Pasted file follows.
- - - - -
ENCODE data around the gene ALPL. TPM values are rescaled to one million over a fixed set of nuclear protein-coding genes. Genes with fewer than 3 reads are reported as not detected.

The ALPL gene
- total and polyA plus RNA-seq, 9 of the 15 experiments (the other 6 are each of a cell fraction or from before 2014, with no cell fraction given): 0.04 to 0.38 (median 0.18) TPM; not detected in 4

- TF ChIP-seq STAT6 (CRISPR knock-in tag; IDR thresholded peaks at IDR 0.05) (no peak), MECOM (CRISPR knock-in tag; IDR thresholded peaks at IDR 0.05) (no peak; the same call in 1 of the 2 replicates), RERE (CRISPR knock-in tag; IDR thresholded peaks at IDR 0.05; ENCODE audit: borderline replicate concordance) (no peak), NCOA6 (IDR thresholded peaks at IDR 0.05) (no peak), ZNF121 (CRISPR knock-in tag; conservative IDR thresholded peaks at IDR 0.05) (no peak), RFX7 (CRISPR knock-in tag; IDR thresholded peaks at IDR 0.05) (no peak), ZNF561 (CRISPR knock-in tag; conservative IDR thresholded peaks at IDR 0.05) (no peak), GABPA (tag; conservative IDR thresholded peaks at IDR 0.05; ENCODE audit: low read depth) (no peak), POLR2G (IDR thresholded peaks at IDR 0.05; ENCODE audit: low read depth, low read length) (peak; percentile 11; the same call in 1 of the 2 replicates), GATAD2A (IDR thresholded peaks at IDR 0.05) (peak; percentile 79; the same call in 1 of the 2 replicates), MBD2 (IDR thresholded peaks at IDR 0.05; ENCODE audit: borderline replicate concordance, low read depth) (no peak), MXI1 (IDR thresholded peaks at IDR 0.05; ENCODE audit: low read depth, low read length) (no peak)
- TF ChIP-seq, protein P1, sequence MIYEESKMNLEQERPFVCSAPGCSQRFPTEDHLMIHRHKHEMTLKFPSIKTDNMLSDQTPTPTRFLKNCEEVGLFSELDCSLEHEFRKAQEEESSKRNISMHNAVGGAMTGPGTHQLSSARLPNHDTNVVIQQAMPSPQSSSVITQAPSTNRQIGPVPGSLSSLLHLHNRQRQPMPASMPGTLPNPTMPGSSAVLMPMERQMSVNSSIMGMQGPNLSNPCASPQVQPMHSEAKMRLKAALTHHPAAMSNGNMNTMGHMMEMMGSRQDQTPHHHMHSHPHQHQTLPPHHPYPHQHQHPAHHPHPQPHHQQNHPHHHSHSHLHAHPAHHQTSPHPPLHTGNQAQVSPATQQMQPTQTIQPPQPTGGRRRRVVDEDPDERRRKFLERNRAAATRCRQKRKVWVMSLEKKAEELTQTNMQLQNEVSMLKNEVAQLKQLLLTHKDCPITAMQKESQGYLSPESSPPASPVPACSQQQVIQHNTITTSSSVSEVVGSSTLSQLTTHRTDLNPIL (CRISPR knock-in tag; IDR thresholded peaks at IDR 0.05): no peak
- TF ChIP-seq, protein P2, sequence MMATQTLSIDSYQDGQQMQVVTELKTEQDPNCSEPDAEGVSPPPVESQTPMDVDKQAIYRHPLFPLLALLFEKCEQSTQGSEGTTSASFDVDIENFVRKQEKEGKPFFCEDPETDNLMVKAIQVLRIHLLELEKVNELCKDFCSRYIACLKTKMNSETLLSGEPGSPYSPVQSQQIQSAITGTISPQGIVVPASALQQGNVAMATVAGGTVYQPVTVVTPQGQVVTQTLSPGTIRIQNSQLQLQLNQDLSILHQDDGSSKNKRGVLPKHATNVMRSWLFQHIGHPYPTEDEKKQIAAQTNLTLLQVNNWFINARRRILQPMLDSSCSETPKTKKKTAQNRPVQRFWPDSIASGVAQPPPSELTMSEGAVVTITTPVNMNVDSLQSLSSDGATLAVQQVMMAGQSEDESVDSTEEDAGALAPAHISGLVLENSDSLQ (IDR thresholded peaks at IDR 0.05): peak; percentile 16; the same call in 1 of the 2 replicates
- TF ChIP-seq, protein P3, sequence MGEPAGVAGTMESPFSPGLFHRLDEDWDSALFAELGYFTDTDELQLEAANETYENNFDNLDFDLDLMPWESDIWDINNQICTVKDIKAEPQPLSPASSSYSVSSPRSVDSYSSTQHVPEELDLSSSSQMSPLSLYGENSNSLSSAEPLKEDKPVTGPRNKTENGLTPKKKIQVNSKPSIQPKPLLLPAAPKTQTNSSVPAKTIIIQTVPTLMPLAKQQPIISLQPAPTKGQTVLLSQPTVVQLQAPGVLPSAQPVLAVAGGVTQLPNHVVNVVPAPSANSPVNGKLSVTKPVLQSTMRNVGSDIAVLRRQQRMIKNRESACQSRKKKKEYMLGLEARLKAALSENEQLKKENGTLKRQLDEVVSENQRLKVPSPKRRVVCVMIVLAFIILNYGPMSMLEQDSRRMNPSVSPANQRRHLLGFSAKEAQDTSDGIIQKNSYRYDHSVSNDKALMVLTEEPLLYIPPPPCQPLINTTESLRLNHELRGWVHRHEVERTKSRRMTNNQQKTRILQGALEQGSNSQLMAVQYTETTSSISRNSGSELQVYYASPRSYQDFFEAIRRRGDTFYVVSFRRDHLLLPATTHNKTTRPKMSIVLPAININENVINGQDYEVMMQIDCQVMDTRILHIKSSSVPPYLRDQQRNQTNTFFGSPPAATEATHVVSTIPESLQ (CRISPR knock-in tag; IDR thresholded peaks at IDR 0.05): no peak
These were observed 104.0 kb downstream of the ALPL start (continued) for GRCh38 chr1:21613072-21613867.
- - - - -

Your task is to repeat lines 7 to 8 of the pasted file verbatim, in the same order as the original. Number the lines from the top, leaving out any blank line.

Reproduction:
- TF ChIP-seq, protein P3, sequence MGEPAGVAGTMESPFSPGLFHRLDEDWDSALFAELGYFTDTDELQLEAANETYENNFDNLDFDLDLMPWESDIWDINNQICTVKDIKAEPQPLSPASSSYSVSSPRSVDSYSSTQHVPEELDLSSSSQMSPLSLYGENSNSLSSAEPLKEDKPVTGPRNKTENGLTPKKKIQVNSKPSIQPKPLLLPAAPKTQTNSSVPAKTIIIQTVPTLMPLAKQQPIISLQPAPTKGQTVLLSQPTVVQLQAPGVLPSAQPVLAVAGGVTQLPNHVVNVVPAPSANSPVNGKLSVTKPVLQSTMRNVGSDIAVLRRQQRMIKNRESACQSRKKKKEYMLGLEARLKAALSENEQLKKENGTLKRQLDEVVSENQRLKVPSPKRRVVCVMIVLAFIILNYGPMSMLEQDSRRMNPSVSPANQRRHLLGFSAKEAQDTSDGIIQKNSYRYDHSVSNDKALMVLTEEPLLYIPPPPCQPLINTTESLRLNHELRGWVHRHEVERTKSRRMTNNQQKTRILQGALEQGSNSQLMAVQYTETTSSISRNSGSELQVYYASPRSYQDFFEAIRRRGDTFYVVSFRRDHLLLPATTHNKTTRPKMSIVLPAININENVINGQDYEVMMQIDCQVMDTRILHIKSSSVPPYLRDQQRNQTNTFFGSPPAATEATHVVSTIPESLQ (CRISPR knock-in tag; IDR thresholded peaks at IDR 0.05): no peak
These were observed 104.0 kb downstream of the ALPL start (continued) for GRCh38 chr1:21613072-21613867.